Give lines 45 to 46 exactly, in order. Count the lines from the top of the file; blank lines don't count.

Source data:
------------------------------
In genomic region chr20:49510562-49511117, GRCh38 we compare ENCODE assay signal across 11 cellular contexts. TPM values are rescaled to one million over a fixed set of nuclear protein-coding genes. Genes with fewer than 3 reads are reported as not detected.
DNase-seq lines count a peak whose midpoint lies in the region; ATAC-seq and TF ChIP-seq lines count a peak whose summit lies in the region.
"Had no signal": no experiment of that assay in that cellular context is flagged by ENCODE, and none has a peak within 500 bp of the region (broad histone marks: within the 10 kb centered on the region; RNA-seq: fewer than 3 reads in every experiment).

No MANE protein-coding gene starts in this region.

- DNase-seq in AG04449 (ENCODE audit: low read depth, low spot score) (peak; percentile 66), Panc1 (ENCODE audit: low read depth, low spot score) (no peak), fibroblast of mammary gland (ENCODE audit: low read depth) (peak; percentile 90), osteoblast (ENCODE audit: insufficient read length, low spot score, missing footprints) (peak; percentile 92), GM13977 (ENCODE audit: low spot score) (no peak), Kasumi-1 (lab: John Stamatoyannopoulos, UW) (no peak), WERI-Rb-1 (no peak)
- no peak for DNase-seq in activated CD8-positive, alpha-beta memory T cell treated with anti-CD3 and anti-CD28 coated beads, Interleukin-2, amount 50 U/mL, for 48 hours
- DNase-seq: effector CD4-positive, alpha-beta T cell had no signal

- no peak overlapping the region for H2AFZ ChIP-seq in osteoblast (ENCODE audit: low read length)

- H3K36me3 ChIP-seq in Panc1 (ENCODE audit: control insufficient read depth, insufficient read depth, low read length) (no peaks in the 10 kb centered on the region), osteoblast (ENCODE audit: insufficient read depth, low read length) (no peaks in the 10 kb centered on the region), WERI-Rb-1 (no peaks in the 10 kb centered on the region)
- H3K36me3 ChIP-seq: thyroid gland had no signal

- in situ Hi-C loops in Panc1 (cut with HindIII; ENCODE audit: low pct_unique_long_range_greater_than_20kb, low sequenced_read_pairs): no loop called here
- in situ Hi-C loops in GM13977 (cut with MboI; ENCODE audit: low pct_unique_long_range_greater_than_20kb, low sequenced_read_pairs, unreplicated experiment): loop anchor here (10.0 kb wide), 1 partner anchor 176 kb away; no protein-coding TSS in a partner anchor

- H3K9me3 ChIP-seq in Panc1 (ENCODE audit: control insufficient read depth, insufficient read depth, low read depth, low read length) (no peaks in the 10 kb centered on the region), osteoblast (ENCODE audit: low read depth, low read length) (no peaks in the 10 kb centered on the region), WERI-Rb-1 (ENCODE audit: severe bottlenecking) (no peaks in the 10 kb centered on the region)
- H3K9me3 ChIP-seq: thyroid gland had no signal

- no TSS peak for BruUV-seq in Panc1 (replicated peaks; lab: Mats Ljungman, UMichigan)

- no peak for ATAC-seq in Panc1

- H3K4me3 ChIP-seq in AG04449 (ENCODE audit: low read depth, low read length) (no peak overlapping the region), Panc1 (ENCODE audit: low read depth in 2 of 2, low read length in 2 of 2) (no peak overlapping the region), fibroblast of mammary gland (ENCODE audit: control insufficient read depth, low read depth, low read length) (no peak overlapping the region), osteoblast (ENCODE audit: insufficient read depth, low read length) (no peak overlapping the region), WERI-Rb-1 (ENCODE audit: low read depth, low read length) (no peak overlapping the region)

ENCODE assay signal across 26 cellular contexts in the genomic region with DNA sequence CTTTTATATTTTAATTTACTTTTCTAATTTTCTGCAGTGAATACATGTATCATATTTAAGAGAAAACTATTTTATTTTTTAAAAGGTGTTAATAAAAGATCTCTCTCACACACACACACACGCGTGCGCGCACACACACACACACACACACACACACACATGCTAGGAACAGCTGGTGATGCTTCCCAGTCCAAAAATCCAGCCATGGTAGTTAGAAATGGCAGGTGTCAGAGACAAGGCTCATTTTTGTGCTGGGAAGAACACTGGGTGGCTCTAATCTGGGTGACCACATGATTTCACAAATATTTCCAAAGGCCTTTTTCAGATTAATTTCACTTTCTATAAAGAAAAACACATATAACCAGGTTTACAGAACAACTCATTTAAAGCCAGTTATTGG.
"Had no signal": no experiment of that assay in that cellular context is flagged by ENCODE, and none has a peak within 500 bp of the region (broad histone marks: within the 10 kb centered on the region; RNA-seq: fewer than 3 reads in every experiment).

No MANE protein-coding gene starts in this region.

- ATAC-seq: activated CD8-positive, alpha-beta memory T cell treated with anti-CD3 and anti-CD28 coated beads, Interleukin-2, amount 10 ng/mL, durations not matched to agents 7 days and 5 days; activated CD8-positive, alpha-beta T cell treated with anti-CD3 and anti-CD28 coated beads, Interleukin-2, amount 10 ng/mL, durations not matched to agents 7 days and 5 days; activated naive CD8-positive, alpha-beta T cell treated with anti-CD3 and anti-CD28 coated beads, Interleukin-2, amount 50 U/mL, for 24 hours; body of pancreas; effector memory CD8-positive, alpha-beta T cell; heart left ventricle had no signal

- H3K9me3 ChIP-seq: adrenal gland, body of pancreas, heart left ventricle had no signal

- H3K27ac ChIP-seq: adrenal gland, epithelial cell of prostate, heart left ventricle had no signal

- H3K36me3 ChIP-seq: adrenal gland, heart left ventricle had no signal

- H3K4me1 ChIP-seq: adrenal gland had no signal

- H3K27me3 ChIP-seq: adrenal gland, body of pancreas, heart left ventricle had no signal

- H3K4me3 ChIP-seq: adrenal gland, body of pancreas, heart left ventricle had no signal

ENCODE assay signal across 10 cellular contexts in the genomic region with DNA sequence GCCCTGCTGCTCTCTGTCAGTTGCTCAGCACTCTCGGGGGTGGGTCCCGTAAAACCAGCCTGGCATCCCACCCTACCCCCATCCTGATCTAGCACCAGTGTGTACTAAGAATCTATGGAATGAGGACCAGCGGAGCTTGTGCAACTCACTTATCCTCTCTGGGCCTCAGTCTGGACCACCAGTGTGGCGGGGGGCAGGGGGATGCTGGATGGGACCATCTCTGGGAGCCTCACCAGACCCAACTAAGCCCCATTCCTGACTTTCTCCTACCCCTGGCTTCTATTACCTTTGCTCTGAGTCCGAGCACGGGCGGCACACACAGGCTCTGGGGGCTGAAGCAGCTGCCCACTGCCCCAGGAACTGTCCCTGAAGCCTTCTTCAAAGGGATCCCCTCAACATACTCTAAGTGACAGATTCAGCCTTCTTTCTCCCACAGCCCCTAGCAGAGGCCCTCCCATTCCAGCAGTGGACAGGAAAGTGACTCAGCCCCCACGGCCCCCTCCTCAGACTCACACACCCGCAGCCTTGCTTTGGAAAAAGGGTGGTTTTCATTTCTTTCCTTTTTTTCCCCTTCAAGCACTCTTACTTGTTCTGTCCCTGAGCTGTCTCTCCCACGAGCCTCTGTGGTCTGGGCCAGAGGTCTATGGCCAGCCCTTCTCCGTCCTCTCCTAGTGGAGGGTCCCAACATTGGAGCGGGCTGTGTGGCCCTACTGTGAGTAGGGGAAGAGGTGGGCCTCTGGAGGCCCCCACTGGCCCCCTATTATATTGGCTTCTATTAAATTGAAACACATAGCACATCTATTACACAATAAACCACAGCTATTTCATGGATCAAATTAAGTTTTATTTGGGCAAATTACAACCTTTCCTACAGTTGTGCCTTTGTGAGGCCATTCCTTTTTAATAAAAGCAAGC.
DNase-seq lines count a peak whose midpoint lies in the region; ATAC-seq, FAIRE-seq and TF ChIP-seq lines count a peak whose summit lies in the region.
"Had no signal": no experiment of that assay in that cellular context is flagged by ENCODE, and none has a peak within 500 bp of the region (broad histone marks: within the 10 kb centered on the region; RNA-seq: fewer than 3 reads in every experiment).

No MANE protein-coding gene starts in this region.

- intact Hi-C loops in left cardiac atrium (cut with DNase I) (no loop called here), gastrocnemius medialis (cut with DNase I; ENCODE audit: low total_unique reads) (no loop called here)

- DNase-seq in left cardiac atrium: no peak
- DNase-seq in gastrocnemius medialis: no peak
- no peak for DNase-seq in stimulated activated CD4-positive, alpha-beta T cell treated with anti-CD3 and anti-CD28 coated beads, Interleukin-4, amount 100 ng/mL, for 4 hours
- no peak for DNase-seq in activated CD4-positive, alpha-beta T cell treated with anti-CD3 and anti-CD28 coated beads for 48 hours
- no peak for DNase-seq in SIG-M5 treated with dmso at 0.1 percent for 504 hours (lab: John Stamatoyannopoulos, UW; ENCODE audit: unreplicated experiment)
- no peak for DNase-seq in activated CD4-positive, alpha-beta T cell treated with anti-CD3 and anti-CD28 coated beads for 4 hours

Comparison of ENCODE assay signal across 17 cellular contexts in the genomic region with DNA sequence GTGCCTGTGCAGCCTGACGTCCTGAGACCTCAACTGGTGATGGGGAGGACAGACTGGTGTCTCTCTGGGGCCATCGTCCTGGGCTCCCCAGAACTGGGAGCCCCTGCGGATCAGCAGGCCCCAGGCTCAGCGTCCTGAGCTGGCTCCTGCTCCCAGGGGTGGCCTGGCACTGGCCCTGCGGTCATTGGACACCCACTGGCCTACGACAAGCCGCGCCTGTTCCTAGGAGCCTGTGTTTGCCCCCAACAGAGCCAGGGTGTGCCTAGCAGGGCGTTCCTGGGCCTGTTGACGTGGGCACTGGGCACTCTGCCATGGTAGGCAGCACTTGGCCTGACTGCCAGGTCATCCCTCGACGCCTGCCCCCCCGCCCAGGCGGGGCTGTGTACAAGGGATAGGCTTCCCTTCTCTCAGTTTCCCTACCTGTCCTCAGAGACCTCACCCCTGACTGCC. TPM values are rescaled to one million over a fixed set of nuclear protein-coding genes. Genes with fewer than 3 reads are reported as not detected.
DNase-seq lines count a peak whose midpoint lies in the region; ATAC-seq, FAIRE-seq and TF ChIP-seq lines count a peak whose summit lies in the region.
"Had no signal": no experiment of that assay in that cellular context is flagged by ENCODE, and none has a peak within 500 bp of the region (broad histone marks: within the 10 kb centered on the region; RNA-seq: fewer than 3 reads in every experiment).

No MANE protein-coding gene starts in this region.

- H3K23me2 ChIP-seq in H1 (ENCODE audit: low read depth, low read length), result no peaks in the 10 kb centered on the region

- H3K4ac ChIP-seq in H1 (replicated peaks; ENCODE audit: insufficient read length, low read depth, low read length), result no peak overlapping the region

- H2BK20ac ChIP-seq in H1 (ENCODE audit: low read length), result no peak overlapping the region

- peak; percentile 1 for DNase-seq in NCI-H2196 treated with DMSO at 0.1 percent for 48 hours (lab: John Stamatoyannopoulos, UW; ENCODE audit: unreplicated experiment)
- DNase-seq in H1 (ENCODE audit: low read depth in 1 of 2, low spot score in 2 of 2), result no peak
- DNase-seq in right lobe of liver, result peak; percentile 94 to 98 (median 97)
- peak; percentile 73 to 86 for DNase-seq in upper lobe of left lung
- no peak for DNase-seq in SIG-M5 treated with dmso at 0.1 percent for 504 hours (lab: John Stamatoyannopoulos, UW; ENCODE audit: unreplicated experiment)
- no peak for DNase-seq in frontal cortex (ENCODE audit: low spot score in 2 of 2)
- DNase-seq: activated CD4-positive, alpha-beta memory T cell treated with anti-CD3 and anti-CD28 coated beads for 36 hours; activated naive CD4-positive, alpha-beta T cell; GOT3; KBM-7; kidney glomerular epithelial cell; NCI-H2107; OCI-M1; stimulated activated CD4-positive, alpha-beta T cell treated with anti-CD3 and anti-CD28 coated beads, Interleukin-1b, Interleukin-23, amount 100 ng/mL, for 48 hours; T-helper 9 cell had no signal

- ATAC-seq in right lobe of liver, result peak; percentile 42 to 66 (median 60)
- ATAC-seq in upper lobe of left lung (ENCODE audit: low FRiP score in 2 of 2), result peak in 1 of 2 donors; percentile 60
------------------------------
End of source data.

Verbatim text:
- H2BK20ac ChIP-seq in H1 (ENCODE audit: low read length), result no peak overlapping the region

- peak; percentile 1 for DNase-seq in NCI-H2196 treated with DMSO at 0.1 percent for 48 hours (lab: John Stamatoyannopoulos, UW; ENCODE audit: unreplicated experiment)